Wednesday, January 19, 2011

Latest 2011 Ducati 1198 SP Review

 SP stands for Sport Production, which is nomenclature Ducati has used for decades to designate some of the high-end models in its superbike series. This lineage stretches back to the 851 SP which debuted in 1989.

2011 Ducati 1198 SPThe new 1198 SP elevates the Ducati experience with a slipper clutch, better suspension and a trick aluminum fuel tank.
Added to the potent 1198’s equipment, the SP adds all the bits from the former 1198 S (Ohlins suspension and forged Marchesini wheels), plus a slipper clutch, Ducati Quick Shifter, Ohlins TTX shock (formerly T36PR), and an aluminum fuel tank. It retails for $21,795, just $200 more than the old S version.
So there we were at the historic Autodromo Enzo e Dino Ferrari in Imola, fresh from a couple of sessions aboard the 848 EVO. With much more power than a 600cc supersport machine and a superb chassis similar to the 1198 SP’s, the 848 hauls considerable butt around a racetrack. 
Although 140 crankshaft horsepower is more than adequate, the 1198 SP brings an extra 30 horses to the party – the SP retains the same engine tuning as in 2010, so the SP should duplicate the 147 hp we saw at the rear wheel of the 1198 S we tested last year. But it’s the mountains of torque that got our attention while pulling out of Imola’s pit lane, as the front wheel is regularly yanked off the deck with some 87 ft-lb of torque thumping to the rear wheel. The 1198’s extra 350cc of grunt over the 848 is impossible to ignore, catapulting viciously from every corner exit and making the 848 seem like a weakling in comparison.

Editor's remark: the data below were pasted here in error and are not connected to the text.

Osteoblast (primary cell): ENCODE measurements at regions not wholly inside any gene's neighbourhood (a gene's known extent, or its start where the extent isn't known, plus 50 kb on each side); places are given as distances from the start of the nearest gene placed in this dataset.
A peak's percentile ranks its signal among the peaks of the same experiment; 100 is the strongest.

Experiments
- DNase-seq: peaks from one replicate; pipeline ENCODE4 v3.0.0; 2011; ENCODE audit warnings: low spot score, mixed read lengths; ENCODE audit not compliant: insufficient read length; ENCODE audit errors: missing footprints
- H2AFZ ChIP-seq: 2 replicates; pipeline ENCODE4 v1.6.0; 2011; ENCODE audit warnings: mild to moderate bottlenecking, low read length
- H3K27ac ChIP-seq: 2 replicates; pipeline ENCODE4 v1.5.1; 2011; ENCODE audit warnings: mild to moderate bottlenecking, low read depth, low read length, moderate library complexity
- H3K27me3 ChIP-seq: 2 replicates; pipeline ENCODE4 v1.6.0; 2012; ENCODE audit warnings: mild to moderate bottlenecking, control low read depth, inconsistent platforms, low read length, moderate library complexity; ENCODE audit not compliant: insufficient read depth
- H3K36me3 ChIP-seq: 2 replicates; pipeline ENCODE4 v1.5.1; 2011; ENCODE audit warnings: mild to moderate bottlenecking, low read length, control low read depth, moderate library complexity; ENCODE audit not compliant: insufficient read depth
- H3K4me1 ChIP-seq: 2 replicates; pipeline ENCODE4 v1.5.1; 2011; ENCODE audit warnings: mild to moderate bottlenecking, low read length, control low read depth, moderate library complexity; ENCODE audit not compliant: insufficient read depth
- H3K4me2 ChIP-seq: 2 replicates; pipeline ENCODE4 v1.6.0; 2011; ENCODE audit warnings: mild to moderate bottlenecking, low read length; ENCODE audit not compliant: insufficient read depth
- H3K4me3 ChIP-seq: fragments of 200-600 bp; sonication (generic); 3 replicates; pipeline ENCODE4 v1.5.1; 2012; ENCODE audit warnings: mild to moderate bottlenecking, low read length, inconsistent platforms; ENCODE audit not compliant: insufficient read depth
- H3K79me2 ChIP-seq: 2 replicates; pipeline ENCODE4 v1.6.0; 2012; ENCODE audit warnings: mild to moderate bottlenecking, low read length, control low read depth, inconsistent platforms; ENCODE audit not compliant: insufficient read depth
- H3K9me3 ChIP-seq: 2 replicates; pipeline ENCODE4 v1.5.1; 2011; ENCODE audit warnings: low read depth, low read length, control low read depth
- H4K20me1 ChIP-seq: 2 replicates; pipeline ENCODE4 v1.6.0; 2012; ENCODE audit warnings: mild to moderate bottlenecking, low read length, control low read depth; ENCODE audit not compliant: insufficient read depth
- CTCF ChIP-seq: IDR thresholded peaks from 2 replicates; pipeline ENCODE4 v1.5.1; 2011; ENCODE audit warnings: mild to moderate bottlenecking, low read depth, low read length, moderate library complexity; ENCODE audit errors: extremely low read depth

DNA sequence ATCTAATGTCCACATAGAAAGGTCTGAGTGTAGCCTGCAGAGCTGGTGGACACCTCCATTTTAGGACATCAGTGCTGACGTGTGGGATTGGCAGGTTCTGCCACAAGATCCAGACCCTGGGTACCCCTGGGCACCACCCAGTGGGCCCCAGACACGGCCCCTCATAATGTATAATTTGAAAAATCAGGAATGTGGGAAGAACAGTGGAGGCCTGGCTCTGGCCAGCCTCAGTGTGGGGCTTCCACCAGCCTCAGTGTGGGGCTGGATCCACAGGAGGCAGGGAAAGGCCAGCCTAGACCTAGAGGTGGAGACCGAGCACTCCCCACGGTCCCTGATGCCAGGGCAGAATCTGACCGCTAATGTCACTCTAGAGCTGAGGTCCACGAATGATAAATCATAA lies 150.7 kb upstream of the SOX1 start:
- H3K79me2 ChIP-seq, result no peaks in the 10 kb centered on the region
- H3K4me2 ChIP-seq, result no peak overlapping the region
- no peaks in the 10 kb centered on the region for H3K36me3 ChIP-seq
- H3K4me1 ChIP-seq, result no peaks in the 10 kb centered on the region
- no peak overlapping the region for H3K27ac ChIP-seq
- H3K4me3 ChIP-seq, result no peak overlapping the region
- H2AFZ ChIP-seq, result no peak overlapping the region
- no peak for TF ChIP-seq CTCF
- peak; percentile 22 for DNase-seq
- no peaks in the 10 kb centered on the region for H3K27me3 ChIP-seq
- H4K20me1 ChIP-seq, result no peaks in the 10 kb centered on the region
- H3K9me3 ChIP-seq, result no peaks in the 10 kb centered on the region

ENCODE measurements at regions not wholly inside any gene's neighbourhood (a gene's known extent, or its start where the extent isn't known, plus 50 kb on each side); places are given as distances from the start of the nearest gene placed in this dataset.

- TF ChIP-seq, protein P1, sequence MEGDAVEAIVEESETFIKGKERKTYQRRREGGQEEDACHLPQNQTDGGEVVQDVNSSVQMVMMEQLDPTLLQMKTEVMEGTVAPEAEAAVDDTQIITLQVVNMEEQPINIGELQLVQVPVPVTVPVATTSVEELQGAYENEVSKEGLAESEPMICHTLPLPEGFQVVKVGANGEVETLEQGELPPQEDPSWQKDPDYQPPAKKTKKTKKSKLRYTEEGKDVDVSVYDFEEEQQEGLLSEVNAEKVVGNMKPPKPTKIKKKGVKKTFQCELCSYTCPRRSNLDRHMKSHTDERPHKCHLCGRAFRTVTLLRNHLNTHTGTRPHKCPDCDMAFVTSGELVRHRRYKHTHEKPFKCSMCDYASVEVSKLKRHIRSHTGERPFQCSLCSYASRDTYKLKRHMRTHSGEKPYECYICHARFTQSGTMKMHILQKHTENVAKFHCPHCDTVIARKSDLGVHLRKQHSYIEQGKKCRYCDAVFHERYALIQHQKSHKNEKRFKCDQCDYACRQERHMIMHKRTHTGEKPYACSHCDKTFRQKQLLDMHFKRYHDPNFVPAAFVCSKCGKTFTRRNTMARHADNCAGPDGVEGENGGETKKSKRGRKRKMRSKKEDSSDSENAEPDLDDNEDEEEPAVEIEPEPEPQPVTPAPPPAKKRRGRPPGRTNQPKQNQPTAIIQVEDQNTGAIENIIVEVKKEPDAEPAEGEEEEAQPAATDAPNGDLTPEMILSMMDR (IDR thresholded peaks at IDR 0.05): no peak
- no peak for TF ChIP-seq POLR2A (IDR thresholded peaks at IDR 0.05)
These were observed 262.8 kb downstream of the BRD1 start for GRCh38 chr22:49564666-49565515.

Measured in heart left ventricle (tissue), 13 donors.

And while accelerating, you’ll appreciate the new Ducati Quick Shifter. It uses a micro-switch on the shifter that provides a brief interruption in spark/fuel to bang off upshifts at full throttle without dipping the clutch. This is not only convenient for a rider, it also reduces shift time from 230ms to just 80ms, a 65% reduction in duration.  
DQS worked flawlessly under my toe, even if a racer at the event said it’s not quite as good as a Dynojet quick-shifter unit. The shift quality of Ducati gearboxes is one of the few less-than-excellent areas of its motorcycles, which the DQS handily alleviates. The base 1198 also receives this upgrade.  
Also making a welcome debut on the SP is a back-torque-limiting slipper clutch sourced from the previous R version. Banging downshift entering Imola’s many chicanes, the slipper proves to work terrifically. It’s a huge benefit when riding a big Twin like this on a racetrack, as the two big jugs produce a sometimes overwhelming amount of compression braking that can cause the rear tire to hop during downshifts. No such drama on the SP.  
The SP’s handling dynamics are aided by its lightweight forged-aluminum wheels, something not available on the base 1198 or the 848. Forged wheels weigh less than the typical cast-aluminum wheels, and this aids steering quickness and suspension compliance – both valuable enhancements on a sportbike.
The 1198’s braking system carries over unchanged, but the Brembo monobloc calipers and 330mm discs decelerate the Duc as ferociously as any two-wheeled contrivance, and especially so at the high speeds generated on a racetrack. Nothing short of stellar.


Post a Comment